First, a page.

All the Metals We Mined in 2021
“If you can’t grow it, you have to mine it” is a famous saying that encapsulates the importance of minerals and metals in the modern world.
From every building we enter to every device we use, virtually everything around us contains some amount of metal.
The above infographic visualizes all 2.8 billion tonnes of metals mined in 2021 and highlights each metal’s largest end-use using data from the United States Geological Survey (USGS).
Why Do We Mine So Much Iron Ore?
Iron ore accounted for 93% of the metals mined in 2021, with 2.6 billion tonnes extracted from the ground. It’s important to note that this is ore production, which is typically higher than metal production since metals are extracted and refined from ores. For example, the iron metal content of this ore is estimated at 1.6 billion tonnes.
|Metal/Ore||2021 Mine Production (tonnes)||% of Total|
|Technology and precious metals||1,474,889||0.05%|
With 98% of it converted into pig iron to make steel, iron ore is ubiquitous in our lives. Steel made from iron ore is used in construction, transportation, and household appliances, and it’s likely that you encounter something made out of it every day, especially if you live in a city.
Due to its key role in building infrastructure, iron ore is one of the most important materials supporting urbanization and economic growth.
Industrial metals are largely used in steelmaking, construction, chemical manufacturing, and as alloying agents. In 2021, the world mined over 181 million tonnes of these metals.
|Industrial Metals||2021 Mine Production (tonnes)||% of Total|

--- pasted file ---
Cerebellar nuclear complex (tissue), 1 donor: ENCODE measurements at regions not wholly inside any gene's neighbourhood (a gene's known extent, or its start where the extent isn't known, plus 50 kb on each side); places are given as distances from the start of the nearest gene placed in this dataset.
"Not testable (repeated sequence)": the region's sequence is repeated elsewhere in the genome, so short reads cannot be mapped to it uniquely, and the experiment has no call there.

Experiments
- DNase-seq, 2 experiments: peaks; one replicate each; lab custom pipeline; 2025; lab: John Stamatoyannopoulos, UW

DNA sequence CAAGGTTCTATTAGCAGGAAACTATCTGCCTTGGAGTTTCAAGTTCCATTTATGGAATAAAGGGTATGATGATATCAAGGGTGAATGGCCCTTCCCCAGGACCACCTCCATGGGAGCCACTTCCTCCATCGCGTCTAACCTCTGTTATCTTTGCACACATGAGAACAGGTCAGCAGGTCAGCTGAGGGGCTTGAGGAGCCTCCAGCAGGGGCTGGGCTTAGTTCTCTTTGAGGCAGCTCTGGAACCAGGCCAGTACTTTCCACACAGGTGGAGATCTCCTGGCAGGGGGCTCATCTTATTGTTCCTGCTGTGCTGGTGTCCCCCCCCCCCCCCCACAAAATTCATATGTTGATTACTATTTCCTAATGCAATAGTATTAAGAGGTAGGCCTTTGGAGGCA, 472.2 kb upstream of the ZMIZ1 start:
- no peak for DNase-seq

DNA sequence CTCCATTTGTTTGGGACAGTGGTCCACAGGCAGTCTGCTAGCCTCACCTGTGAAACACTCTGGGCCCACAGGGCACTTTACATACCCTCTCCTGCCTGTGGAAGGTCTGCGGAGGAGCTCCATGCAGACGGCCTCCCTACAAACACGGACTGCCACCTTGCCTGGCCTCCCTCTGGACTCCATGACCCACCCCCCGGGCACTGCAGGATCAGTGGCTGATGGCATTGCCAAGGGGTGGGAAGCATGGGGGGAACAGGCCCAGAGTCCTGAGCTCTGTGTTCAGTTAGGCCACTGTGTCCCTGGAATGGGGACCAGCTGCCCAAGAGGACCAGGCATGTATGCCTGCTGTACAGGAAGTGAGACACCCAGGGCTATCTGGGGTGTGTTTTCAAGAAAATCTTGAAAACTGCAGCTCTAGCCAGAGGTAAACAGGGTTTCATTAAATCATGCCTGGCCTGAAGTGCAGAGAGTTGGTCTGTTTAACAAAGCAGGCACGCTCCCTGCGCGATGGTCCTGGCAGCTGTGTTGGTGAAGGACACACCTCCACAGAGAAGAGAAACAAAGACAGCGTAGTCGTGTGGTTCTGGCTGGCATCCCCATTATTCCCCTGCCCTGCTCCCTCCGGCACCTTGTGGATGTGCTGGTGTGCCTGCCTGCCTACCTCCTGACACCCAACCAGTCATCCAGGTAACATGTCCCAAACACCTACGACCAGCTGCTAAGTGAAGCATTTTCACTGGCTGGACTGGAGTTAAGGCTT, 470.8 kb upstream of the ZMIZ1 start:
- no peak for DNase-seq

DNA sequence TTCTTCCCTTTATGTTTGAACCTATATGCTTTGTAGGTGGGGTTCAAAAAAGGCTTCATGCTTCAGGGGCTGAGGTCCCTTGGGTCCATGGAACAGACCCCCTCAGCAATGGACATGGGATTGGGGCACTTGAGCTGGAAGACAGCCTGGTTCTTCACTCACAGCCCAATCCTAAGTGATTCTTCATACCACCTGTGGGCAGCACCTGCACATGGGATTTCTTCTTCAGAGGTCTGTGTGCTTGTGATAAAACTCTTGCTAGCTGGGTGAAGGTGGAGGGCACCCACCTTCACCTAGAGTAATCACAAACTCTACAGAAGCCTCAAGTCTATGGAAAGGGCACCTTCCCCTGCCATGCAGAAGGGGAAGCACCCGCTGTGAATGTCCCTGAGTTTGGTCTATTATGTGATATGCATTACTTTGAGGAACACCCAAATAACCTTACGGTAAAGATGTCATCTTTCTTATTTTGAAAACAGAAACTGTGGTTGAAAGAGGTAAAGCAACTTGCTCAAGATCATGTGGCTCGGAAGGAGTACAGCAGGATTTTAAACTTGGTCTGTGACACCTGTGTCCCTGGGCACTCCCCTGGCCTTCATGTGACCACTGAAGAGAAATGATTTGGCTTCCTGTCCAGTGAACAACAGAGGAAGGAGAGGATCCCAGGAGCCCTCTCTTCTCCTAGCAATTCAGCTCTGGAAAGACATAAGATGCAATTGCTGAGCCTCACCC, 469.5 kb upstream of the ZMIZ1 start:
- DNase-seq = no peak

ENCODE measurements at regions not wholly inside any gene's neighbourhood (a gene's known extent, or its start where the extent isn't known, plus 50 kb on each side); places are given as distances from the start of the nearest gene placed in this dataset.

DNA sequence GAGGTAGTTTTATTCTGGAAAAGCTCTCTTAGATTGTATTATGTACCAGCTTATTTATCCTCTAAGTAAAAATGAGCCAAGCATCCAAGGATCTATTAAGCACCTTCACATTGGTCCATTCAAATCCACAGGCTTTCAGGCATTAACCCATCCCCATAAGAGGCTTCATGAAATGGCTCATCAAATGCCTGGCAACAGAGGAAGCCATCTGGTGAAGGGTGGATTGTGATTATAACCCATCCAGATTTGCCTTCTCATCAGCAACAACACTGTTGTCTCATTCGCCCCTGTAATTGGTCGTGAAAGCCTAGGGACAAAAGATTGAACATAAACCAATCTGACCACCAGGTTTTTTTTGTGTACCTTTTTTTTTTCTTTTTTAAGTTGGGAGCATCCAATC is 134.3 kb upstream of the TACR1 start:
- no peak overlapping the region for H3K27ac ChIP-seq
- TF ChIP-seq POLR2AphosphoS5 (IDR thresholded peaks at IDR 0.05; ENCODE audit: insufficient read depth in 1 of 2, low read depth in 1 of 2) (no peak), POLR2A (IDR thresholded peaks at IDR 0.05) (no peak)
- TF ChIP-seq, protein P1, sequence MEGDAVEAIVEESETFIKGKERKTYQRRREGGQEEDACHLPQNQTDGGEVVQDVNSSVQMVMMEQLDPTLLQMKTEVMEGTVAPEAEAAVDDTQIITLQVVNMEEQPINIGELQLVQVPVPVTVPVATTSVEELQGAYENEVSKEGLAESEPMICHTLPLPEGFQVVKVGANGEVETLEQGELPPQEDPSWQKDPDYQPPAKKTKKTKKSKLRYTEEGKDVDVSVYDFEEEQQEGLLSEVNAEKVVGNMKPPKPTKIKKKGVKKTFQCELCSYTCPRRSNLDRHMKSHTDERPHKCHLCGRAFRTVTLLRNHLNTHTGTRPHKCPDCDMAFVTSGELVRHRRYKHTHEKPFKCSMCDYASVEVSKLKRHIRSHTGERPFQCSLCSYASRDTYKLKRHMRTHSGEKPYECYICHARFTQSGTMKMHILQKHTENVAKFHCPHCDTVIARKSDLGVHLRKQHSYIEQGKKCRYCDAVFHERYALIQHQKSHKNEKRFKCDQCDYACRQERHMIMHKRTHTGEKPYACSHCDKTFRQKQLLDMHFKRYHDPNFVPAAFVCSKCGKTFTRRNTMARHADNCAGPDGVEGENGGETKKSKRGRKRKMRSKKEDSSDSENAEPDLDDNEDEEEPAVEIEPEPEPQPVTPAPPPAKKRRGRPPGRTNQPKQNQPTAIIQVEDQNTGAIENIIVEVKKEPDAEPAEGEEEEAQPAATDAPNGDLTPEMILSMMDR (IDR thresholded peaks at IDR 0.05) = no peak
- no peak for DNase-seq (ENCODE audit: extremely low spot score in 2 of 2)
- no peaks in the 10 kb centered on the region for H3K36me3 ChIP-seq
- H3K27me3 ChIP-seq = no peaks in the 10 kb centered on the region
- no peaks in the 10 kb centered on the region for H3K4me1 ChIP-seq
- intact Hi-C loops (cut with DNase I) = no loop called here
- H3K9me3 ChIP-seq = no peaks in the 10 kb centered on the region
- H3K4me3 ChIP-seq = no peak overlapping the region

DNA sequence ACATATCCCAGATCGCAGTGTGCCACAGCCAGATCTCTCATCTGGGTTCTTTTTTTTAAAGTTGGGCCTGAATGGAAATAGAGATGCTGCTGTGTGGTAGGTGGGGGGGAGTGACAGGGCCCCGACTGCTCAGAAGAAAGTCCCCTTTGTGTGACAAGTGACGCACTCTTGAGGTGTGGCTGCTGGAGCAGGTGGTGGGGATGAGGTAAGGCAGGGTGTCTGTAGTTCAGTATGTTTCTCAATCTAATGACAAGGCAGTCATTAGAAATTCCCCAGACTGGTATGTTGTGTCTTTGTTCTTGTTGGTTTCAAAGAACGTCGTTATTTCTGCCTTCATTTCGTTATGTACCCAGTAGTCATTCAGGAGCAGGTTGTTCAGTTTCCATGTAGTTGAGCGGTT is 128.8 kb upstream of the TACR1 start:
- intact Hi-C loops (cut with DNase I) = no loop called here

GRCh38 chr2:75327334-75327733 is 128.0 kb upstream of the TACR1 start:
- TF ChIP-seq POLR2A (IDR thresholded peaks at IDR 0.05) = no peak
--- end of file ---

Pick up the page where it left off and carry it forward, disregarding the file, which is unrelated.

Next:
|Titanium (mineral concentrates)||9,000,000||5.0%|
|Zirconium Minerals (Zircon)||1,200,000||0.7%|
*Represents refinery/smelter production.
Aluminum accounted for nearly 40% of industrial metal production in 2021. China was by far the largest aluminum producer, making up more than half of global production. The construction industry uses roughly 25% of annually produced aluminum, with 23% going into transportation.
Chromium is a lesser-known metal with a key role in making stainless steel stainless. In fact, stainless steel is usually composed of 10% to 30% of chromium, enhancing its strength and corrosion resistance.
Copper, manganese, and zinc round out the top five industrial metals mined in 2021, each with its own unique properties and roles in the economy.
Technology and Precious Metals
Technology metals include those that are commonly used in technology and devices. Compared to industrial metals, these are usually mined on a smaller scale and could see faster consumption growth as the world adopts new technologies.
|Technology and Precious Metals||2021 Mine Production (tonnes)||% of Total|
|Rare Earth Oxides||280,000||19.0%|
|Platinum Group Metals||380||0.03%|
*Represents refinery/smelter production.
The major use of rhenium, one of the rarest metals in terms of production, is in superalloys that are critical for engine turbine blades in aircraft and gas turbine engines. The petroleum industry uses it in rhenium-platinum catalysts to produce high-octane gasoline for vehicles.
In terms of growth, clean energy technology metals stand out. For example, lithium production has more than doubled since 2016 and is set to ride the boom in EV battery manufacturing. Over the same period, global rare earth production more than doubled, driven by the rising demand for magnets.
Indium is another interesting metal on this list. Most of it is used to make indium tin oxide, an important component of touchscreens, TV screens, and solar panels.
The Metal Mining Megatrend
The world’s material consumption has grown significantly over the last few decades, with growing economies and cities demanding more resources.
Global production of both iron ore and aluminum has more than tripled relative to the mid-1990s. Other metals, including copper and steel, have also seen significant consumption growth.
Today, economies are not only growing and urbanizing but also adopting mineral-intensive clean energy technologies, pointing towards further increases in metal production and consumption.